Past Time to Demilitarize the L.A. County Sheriff’s Department

Los Angeles Urban Policy Roundtable President Earl Ofari Hutchinson will discuss the campaign to  demilitarize the L.A. County Sheriff’s Department on Monday, June 8, 10: 15 AM PST on the nationally syndicated Al Sharpton Show on the Radio One Network.

Earl Ofari Hutchinson

In June 2016 following the mass shooting at an Orlando, Florida nightclub, George Hofstetter, President of the Association for Los Angeles Deputy Sheriffs, issued a terse statement. He boasted that law enforcement in Orlando was able to take the shooter down because the officers had a big array of military weapons, armature, and equipment at the ready. The problem is that military weaponry is costly, deadly, and in the hands of a lot of officers. That weaponry can be used not just against crazed mass shooters but against civilians deemed threats as well.

In the past decade, the L.A. County Sheriffs has gone on a big spending spree to arm itself to the teeth with automatic weapons, body armor, high tech sniper rifles, assault rifles, and mini tanks. The department is not an ordinary police department but a department that can conduct high-tech, modern military style policing. It has the trappings of a paramilitary force.

The LAPD for years has taken fierce heat for abuse, misconduct, and dubious killings. It is the target of nearly all the mass protests and demonstrations. It has been the subject of multiple blue-ribbon commission investigations over its repressive police methods and abuse. Meanwhile the Sheriff’s Department has flown way under the public and media radar scope and escaped public scrutiny. Despite a handful of budget cuts over the past year, the department is still by far the single biggest agency soaking up county spending. It rakes in more than 10 percent of the county’s overall $35 billion plus annual budget. It quietly spends a lot of those dollars on weapons of military destruction.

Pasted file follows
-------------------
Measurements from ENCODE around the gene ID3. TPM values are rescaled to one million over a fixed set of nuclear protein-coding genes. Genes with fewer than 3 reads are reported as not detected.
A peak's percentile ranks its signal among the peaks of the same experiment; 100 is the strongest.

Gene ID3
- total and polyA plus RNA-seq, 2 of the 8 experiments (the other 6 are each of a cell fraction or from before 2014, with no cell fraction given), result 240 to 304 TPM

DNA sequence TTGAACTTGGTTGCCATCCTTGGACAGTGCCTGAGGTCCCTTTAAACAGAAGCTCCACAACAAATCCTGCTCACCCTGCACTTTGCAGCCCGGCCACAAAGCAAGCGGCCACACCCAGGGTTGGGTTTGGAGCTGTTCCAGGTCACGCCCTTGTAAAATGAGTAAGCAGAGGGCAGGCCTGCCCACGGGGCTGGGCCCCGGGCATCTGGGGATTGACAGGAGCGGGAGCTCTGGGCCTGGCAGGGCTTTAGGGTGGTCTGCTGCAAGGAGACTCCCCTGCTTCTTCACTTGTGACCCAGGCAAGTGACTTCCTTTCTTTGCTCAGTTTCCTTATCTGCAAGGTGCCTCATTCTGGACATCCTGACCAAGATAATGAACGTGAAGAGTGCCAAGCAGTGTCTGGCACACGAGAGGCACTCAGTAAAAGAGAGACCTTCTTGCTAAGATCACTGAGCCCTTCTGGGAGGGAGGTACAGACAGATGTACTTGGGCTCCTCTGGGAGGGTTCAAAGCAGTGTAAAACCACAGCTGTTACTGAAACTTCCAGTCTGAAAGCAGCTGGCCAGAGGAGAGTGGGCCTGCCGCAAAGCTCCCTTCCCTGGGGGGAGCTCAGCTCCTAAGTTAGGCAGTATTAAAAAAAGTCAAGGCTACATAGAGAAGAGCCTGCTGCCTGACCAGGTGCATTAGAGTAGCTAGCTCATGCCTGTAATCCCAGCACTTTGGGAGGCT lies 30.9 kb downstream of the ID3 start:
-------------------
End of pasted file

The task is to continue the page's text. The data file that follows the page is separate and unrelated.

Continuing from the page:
The heavy weapons, military training, and aggressiveness is woven deep in the culture, and operations of the department. The result: The sheriffs have repeatedly been hit with the charge that its deputies form racist, white nationalist influenced cliques, complete with tattoos. Deputies with dubious records of lying, planting evidence, and other assorted acts of misconduct are routinely protected from disclosure under an archaic, and thoroughly reprehensible, California shield law that despite modification still erects a near impregnable barrier to finding out anything about their misconduct. Then there’s the long-standing charge of racial profiling, harassment, and excessive force against sheriff’s deputies. The victims almost always are young African American and Hispanic males.

A couple of years ago an investigation found hundreds of officers who lie and shade testimony in criminal cases. They gave suspect testimony in many criminal cases. The state shield law makes it near impossible for defense attorneys to get information about their misconduct. What punishment these officers received, if any, is still anybody’s guess. The department’s record on misconduct and violence is every bit as checkered as the LAPD’s with far less oversight.